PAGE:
Thursday, October 19, 2017

US Army Squad Maneuver Equipment Transport (SMET) is plowing old ground...

Thanks to Shane for the linK!

via Janes.
The US Army plans to move quickly into experimentation with a Squad Maneuver Equipment Transport (SMET) system as the service seeks to finally determine if such a capability is worthwhile.

"We're still struggling to understand this device and what we want it to do for us," Lieutenant Colonel Bill Venable, the US Army's chief for its Electronics and Special Developments Branch.

SMET is now in a 'capability development document' phase that is being reviewed by the Army Requirements Oversight Council and is on hold as a pending programme. The service plans to purchase 80 in various configurations and install them in brigade combat teams (BCTs) across the army to inform doctrine, Lt Col Venable said.

Headquarters Department of Army (HQDA) has "kind of lost our patience with the status quo" and has directed the SMET programme to move forward rapidly so it can experiment with the systems and determine their usefulness, said Stuart Hatfield, the robotics branch chief for Army G-8.
Story here. 

Ground forces and unmanned vehicles.  I don't quite get the thinking or rather the indecision.  What do I mean?  This is old ground.  The military has asked for various studies, experimental vehicles and capabilities and industry/researchers have delivered but they still haven't pulled the trigger. 

What was that?  Prove it?  Ok, then let me hit you with a blast from the past. Below are a few unmanned vehicles that industry/researchers provided that were capable but weren't pursued.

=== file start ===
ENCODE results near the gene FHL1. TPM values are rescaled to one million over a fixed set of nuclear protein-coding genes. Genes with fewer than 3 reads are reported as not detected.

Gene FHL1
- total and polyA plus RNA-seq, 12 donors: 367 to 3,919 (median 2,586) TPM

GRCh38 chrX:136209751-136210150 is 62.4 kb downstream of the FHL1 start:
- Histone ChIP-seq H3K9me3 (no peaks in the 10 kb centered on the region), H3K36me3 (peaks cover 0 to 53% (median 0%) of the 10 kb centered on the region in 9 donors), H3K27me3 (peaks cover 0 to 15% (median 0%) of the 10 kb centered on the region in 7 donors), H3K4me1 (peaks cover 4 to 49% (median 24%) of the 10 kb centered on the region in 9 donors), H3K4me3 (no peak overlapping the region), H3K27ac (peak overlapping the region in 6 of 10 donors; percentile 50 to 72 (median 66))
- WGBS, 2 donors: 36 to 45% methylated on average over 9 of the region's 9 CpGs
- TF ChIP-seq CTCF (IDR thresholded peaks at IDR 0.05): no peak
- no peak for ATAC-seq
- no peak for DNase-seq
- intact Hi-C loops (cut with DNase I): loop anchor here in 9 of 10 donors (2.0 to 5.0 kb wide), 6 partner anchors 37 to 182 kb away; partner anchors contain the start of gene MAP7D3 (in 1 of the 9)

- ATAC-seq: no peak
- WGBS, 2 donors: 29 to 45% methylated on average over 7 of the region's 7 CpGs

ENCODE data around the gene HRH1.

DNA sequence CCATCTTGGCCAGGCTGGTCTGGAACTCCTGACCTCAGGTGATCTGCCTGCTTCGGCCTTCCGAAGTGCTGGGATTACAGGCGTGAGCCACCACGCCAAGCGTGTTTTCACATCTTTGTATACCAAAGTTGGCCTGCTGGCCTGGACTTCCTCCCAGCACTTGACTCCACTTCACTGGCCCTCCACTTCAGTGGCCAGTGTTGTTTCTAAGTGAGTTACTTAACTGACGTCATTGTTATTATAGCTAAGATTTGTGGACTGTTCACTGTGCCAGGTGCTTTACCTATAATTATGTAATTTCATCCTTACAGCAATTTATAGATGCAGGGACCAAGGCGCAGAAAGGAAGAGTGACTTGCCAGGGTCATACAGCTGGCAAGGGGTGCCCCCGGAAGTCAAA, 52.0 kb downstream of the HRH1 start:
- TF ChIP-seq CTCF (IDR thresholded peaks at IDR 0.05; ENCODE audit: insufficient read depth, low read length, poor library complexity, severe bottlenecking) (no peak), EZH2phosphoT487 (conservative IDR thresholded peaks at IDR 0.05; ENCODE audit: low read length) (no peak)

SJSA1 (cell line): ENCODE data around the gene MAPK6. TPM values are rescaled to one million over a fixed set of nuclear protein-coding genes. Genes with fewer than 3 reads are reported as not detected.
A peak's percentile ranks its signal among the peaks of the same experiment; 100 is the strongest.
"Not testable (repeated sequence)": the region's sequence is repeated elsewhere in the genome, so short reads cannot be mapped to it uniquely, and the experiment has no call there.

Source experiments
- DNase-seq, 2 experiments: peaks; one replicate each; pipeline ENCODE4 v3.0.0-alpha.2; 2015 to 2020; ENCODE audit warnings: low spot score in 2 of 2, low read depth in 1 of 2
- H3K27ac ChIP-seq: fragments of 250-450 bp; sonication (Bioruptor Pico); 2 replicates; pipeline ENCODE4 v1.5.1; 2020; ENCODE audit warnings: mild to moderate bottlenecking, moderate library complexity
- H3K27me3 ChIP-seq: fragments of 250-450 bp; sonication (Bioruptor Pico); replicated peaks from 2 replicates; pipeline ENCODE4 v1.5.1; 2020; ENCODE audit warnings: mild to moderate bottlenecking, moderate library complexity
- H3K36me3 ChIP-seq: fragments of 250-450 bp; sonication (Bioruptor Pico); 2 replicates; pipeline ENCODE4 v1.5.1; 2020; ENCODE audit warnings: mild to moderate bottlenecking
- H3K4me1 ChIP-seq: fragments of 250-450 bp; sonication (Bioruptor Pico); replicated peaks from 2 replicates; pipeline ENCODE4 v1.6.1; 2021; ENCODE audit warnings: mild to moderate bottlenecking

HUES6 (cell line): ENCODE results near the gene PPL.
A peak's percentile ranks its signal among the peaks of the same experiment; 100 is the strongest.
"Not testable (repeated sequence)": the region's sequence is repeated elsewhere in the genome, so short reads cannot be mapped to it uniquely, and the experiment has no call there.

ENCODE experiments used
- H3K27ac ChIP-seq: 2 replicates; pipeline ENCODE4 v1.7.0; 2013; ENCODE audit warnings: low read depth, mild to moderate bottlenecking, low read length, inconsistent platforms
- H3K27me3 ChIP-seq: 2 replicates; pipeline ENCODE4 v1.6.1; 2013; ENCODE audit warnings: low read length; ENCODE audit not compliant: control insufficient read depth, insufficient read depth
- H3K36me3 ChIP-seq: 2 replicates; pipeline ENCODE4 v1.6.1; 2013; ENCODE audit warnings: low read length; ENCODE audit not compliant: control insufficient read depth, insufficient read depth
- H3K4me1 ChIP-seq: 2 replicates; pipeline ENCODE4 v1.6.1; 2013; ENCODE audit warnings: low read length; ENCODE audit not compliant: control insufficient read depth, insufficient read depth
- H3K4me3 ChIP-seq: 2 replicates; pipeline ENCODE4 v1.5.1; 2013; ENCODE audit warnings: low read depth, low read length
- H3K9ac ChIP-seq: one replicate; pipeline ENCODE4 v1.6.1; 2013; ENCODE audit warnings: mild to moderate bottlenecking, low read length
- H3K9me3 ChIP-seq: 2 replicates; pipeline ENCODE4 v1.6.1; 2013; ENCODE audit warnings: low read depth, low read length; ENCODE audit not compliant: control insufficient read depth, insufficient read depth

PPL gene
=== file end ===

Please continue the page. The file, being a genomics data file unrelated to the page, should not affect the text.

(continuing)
Carnegie Mellon Crusher

Oshkosh Terramax

COoperative Unmanned Ground Attack Robot

Black Knight unmanned ground combat vehicle

Those are just a few examples.  If you do a simple Google search you can find many more.

It seems that the Army's FCS program actually never died, just transformed into something a bit different.  That still doesn't explain why the military isn't actually buying these vehicles but I have a theory.

Considering how the US is deploying its forces worldwide, mixed with the idea that the general public is "less enamored" with the military and finally considering the poor physical condition of recruiting age people, they're thinking that a manning crisis is approaching.

If you are sold on how the military is currently operating, then we're looking at global commitments that will INCREASE, not decrease.  If you're having to cover the same or more spots around the globe with fewer people then you're going to need a ground combat multiplier.

They're betting that unmanned ground vehicles will be that multiplier.

They're wrong though.

You will see these vehicles subjected to the same electronic warfare that our jet fighters will face over hostile skies.  Add in the possibility that the enemy has entire armies of hackers sitting in buildings with thousand ton AC units to cool supercomputers running 24/7 and we could see these vehicles either heading off to resupply the enemy or if they're gunned, see them used against our own troops.

The future GROUND battlefield will be a curious mix of "standard", high tech and primitive fighting.

There will be no shortcuts to success.  Only blood on the ground.

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